Suppose I have 3 means, standard deviations and sample counts of a substance in plasma from 3 studies:

Study 1: 15.0 +/- 7.7 mg/L, n = 227
Study 2: 20.8 +/- 8.3 mg/L, n = 44
Study 3: 22.0 mg/L (no standard deviation), n = 107
Study 4: 18.9 mg/L, 14.0-22.4 mg/L, n = 55

The studies have been conducted at different times, using different methods, with a different population.

I would like to get an average, mean of means, weighted average, or whatever would be the best way, of the 3 studies, ideally with an accompanying average/mean standard deviation, like this:

Average: 17.2 +/- 7.9 mg/L

This average doesn't have to be exact, it should be a summary to get an idea of what the 3 studies (and possibly many more) tend to measure. After long reading, I think now that the only way is using meta-analysis methods. So far, I read about "inverse variance" and "random effect models".

  • Question 1: Can I apply one of these methods to achieve this outcome?
  • Question 2: Is someone able to provide a step-by-step guide on how to achieve this, using the data above?
  • Question 3: Is it possible to include study 3 without a standard Deviation, or should I better exclude it?

1 Answer 1


You may want to read up on how to meta-analyze continuous outcomes (e.g., this Cochrane Handbook for Systematic Reviews of Interventions).

As for the missing SDs, you can 'borrow' the measure of variance from other studies. For example, you can use the largest variance from another study in the analysis. The end result would like something like below (computed in Review Manager 5.3.1).

enter image description here

  • $\begingroup$ Thanks! Not only did you point me to this handbook, but you showed me a tool to test my own calculations, great! I downloaded Review Manager but couldn't configure it to work with example data, so can I ask a question on your screenshot? "Mean difference" suggest just a difference between 2 values to me, but here it seems to be a value on its own. Is 19.08 the "average" of the different studies, just like the result in the example in my question? $\endgroup$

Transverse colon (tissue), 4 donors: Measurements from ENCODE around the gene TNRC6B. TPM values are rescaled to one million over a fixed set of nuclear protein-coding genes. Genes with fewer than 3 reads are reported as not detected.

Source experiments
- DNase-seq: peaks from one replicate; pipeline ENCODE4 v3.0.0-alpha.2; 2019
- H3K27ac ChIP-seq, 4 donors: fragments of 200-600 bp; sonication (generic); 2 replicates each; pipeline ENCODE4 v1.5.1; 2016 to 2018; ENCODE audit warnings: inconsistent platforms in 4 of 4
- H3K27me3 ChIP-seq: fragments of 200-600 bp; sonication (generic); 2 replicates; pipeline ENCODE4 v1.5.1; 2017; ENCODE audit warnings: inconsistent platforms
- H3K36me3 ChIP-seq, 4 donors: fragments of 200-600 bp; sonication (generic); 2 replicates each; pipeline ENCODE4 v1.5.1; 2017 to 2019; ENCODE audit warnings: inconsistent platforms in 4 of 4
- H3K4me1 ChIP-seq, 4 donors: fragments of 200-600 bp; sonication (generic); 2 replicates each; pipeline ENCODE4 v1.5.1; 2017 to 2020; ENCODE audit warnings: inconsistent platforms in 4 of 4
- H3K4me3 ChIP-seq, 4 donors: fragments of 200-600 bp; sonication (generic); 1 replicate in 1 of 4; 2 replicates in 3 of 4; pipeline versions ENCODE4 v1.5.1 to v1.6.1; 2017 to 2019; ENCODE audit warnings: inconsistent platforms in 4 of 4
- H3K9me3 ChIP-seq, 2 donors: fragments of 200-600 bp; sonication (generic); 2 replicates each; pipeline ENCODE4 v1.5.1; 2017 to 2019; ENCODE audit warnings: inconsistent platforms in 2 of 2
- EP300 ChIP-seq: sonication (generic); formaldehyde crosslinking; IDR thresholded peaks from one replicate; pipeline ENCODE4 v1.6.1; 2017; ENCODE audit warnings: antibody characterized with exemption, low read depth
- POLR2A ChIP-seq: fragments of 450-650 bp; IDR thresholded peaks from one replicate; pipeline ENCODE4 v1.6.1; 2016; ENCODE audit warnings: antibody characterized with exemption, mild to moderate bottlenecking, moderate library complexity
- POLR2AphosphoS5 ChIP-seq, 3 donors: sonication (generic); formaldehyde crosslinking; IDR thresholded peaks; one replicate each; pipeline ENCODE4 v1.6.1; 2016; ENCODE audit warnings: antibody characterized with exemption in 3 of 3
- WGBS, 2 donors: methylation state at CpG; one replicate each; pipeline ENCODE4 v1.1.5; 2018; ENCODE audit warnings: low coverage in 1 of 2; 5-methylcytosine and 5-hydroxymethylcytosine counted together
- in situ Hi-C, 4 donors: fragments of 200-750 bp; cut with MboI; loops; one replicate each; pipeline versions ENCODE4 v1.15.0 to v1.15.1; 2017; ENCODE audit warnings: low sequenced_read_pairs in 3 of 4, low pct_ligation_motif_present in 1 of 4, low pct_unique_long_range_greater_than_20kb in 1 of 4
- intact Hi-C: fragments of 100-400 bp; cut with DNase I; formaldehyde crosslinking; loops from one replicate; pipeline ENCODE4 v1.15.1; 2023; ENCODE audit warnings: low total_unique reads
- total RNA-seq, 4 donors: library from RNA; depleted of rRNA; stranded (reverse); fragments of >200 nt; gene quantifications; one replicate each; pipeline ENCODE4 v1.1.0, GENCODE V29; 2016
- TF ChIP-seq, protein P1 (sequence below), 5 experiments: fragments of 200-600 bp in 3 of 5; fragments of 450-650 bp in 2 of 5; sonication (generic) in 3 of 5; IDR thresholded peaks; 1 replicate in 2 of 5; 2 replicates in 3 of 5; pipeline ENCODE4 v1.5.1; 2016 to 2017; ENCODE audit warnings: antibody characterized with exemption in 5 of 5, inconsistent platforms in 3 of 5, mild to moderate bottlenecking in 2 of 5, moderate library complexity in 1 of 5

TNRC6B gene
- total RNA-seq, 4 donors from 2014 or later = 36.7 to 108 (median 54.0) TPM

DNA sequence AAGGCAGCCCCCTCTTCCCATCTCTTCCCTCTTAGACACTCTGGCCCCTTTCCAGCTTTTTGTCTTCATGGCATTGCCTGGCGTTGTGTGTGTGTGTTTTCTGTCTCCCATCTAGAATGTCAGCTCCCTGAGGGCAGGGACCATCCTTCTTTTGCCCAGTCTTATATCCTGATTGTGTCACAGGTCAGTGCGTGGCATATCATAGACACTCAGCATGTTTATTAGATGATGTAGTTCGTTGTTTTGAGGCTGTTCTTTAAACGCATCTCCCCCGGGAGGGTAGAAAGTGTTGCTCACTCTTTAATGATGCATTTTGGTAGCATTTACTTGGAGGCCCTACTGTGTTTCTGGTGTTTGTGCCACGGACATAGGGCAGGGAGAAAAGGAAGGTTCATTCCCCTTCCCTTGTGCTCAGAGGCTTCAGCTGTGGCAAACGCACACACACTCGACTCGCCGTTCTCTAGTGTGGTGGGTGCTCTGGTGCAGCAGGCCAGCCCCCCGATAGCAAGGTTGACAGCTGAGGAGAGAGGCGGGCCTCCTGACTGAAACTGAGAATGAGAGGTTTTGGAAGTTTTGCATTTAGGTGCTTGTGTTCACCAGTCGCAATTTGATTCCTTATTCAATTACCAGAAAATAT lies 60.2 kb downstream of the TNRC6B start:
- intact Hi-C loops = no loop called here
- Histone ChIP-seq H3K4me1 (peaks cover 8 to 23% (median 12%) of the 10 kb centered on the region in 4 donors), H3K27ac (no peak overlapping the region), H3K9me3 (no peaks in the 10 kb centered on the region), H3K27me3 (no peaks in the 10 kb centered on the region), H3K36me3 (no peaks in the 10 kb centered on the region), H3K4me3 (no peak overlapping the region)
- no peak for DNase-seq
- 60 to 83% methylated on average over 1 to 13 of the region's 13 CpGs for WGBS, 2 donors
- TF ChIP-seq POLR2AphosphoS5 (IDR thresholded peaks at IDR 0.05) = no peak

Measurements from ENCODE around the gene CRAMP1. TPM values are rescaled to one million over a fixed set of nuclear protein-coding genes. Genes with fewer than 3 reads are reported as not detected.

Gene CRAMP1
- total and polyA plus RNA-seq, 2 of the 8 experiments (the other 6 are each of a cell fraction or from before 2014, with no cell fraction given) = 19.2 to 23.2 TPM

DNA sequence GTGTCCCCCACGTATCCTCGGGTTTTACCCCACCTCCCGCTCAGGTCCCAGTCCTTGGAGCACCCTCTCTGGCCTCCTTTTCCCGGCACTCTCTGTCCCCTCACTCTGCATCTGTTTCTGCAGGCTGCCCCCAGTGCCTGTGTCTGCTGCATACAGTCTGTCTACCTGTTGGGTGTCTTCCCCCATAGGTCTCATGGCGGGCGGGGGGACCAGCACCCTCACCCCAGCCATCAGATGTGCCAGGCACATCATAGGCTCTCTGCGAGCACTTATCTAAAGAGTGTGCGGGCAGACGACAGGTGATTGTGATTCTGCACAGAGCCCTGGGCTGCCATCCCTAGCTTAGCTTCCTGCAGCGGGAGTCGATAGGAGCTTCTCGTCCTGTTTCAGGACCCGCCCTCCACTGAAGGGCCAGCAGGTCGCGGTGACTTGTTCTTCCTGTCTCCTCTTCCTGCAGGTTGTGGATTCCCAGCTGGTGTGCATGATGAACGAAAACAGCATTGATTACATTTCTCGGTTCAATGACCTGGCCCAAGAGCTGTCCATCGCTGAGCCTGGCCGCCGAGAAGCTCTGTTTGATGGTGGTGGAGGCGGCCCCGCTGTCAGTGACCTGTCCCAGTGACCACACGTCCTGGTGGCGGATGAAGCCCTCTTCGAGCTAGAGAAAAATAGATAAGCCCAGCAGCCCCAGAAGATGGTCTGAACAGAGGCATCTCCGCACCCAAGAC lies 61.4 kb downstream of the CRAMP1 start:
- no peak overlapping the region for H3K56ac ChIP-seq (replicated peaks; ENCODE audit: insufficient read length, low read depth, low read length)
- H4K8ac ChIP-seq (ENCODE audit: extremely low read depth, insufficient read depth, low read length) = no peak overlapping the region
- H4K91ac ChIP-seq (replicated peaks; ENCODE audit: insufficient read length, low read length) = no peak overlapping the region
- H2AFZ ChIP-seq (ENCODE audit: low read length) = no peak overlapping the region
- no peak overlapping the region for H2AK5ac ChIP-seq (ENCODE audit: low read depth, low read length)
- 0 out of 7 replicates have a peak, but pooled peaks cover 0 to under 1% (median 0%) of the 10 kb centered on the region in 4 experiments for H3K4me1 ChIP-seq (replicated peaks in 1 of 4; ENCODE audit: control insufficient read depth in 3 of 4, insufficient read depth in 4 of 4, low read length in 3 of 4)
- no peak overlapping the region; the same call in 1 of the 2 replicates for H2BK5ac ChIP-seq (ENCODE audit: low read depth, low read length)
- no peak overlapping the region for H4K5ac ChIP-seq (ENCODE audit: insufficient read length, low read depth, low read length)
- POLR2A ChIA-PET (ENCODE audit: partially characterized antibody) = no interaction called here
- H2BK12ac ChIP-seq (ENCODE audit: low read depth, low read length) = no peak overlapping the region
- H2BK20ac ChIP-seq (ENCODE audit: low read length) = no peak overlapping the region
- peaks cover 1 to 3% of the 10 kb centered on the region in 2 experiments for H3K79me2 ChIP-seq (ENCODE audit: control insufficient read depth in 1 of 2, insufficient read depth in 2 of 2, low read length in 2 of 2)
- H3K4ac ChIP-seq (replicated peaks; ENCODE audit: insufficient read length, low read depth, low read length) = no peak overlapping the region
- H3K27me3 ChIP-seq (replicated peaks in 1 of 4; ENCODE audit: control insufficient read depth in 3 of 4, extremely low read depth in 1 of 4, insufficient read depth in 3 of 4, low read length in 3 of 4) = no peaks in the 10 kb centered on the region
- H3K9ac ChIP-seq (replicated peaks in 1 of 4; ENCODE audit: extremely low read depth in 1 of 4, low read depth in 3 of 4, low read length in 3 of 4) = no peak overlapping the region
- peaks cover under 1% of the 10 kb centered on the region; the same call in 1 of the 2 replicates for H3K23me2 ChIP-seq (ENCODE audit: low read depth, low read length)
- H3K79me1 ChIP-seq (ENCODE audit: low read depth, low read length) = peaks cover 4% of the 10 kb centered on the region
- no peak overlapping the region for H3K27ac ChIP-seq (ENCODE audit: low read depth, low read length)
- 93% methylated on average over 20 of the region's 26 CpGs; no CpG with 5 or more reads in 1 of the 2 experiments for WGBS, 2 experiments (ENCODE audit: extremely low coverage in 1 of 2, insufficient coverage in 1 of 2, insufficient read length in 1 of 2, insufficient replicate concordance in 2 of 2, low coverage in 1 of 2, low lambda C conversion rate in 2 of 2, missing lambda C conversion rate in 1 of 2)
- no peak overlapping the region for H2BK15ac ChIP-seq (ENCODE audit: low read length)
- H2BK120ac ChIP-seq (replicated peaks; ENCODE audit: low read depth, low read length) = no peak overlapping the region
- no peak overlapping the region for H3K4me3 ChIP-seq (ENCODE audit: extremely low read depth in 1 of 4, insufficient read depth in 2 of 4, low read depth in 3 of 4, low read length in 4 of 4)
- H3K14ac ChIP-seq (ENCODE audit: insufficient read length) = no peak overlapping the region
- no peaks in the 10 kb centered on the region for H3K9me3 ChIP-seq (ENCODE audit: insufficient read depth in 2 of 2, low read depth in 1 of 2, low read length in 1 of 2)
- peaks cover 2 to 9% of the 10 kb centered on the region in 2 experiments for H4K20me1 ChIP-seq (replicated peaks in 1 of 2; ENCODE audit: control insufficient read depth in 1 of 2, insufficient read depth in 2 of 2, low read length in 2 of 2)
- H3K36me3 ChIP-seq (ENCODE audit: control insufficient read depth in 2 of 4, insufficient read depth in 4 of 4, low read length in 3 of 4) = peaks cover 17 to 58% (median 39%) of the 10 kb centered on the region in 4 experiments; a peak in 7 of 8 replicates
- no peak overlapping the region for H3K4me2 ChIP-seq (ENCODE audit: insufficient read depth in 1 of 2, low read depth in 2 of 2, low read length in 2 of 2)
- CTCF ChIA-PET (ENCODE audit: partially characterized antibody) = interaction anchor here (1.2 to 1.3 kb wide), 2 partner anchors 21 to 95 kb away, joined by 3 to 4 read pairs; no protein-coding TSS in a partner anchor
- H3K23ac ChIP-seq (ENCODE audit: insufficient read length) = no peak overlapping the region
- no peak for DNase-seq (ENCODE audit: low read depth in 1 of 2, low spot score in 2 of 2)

– poshtad
    Commented Sep 14, 2015 at 14:10
  • $\begingroup$ Review Manager is developed by the Cochrane Collaboration for the production of Cochrane Reviews. It has an inverse variance function that can pool any point estimates and SEs. Traditional effect estimates are OR, RR, MD, SMD, but you can specify your own (e.g. HR, Rate ratio, etc.). It's all under the properties. The program has a nice guide (tech.cochrane.org/revman/documentation/rm5userguide.pdf) that explains how to work with RevMan. Also, there's lots of online youtube videos and tutorials to help you explore the capabilities in RevMan. $\endgroup$
    – abousetta
    Commented Sep 14, 2015 at 18:04
  • $\begingroup$ Yes, 19.08 is the "weighted average" of the different studies. They are weighted according to their variance with studies that have less variance getting more weight in the analysis. Additionally, it seems that Study 1 is somehow different from the others and is a source of statistical heterogeneity that should be explored. $\endgroup$
    – abousetta
    Commented Sep 14, 2015 at 18:07
  • $\begingroup$ Dear abousetta, thank you so much. Sorry for the late answer, I had troubles logging in. I am still working through the userguide, but have yet not managed to create an example as above, but I'm going to get there, I'm sure. Just to be sure: The mean differences in your example (15.00, 20.80...) are absolute values, such as 3 mg/L or 5 apples :) ? And so is 19.08? $\endgroup$
    – poshtad
    Commented Sep 17, 2015 at 20:18
  • $\begingroup$ Sorry for my later response. Yes, those are absolute values. Youtube is friend when learning RevMan. Lot of tutorials. This was done using the Generic Inverse Variance Method. $\endgroup$
    – abousetta
    Commented Mar 18, 2016 at 15:07

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